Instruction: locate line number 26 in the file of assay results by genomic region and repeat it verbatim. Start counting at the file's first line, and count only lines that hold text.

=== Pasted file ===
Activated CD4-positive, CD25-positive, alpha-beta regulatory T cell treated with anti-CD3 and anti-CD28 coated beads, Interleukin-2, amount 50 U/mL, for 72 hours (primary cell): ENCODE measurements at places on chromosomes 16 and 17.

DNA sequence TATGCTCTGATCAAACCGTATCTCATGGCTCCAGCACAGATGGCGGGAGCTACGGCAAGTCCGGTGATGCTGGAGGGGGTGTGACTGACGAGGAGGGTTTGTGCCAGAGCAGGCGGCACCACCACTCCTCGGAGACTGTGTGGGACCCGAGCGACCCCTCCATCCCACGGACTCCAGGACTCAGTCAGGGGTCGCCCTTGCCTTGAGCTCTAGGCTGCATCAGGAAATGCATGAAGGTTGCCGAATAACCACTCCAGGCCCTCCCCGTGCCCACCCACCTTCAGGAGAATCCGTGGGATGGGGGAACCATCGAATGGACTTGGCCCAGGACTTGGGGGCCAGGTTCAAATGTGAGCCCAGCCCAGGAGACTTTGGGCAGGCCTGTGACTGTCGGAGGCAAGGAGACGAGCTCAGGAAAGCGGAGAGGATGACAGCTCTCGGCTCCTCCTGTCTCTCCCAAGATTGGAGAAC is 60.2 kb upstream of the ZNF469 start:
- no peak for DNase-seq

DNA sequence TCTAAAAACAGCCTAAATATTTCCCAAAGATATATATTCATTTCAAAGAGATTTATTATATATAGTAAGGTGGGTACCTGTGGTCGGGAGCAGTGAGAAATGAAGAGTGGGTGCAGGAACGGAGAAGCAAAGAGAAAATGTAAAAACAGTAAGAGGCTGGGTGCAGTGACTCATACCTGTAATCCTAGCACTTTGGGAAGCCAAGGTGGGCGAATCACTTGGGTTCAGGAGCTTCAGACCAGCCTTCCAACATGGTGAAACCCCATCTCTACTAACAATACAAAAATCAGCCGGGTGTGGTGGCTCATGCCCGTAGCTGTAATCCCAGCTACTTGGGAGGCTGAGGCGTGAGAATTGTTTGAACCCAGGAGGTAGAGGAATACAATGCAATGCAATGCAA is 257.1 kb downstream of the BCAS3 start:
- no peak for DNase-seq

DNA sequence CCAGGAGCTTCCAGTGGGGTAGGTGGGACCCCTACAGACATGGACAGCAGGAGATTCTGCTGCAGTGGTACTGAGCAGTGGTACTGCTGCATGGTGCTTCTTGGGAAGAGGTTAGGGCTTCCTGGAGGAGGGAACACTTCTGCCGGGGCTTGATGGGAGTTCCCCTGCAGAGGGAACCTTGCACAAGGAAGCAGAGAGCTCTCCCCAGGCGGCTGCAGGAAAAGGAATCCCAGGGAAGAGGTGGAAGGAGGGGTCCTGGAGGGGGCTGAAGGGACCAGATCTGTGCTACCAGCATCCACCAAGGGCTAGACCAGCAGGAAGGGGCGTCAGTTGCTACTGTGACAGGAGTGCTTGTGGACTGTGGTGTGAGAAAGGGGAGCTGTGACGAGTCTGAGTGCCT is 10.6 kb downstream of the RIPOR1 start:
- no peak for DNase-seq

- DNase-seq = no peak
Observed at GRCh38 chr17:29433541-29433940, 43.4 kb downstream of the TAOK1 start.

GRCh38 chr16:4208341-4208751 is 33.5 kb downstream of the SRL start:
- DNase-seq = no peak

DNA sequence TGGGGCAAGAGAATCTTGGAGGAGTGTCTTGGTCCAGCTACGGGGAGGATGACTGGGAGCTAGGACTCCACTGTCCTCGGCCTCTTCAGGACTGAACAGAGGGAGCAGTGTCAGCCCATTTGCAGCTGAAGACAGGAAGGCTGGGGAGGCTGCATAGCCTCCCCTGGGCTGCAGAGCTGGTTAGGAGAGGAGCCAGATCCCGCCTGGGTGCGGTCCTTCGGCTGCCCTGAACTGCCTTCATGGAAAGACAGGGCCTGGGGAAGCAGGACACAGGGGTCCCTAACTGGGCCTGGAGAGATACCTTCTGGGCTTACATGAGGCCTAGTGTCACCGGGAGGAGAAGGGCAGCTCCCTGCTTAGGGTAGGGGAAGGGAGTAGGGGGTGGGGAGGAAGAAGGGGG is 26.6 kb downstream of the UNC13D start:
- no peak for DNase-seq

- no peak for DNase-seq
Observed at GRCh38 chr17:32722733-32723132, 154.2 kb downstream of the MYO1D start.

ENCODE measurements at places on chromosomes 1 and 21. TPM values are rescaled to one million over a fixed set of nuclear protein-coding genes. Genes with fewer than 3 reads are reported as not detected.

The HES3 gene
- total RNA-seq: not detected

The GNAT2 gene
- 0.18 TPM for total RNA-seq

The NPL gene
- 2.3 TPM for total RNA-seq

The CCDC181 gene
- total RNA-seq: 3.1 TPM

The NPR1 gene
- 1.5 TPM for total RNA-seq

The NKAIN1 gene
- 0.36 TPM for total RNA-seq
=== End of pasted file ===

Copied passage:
- 1.5 TPM for total RNA-seq